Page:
The calculators that doctors use to estimate their patients’ future risk of heart attack are often off the mark, one study suggests.
The study, published in 2015 in the Annals of Internal Medicine, examined the performance of five widely used risk calculators, including the one unveiled in 2013 by the American College of Cardiology/American Heart Association.
It found that overall, four of the five calculators overestimated people’s risk by anywhere from 8 percent to 154 percent. The fifth calculator—the Reynolds Risk Score—overestimated the risk by a small amount in men; on the other hand, it underestimated women’s risk by 21 percent.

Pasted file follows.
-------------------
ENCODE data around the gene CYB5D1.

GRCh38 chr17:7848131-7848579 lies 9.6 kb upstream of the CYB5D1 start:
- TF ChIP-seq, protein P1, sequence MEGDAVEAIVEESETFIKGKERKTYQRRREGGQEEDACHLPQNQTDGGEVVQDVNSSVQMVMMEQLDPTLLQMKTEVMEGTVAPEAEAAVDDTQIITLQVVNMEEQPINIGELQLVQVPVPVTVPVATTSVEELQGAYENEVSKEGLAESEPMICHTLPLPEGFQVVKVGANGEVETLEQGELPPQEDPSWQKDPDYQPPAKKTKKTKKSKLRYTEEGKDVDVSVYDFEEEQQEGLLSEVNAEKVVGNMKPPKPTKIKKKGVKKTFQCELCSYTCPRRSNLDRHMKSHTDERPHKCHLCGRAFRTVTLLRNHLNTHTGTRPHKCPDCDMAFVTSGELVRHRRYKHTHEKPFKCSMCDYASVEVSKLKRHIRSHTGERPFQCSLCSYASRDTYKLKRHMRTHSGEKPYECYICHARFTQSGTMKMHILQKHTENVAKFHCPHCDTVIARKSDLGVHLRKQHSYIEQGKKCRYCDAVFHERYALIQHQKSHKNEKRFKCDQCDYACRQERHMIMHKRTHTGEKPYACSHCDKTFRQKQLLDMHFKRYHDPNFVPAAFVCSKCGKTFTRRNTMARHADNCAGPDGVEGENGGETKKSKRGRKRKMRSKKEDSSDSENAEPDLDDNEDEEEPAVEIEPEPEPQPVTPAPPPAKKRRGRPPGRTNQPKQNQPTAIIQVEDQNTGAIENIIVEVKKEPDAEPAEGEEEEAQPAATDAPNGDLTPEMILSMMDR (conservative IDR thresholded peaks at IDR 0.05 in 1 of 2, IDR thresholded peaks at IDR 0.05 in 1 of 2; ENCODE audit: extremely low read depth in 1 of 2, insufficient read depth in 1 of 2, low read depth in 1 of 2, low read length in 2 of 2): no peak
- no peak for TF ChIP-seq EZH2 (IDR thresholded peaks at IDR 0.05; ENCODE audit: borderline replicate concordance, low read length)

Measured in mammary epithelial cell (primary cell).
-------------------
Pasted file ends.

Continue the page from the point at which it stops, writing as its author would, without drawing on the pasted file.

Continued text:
In general, risk calculators give an idea of your odds of suffering cardiovascular complications over the next decade—based on factors like age, blood pressure, cholesterol, diabetes, and smoking habits. Doctors use them to help decide whether a patient needs preventive therapy—with a statin or aspirin, for example.
Risk calculators are only a starting point—especially when your score lands you in a gray zone of “intermediate risk.” In such cases, it’s important for you and your doctor to weigh other risk factors, too, such as obesity or a strong family history of heart disease.
You might also benefit from computed tomography screening to look for calcium deposits in the coronary arteries. Calculators are useful tools, but they do not tell the whole story.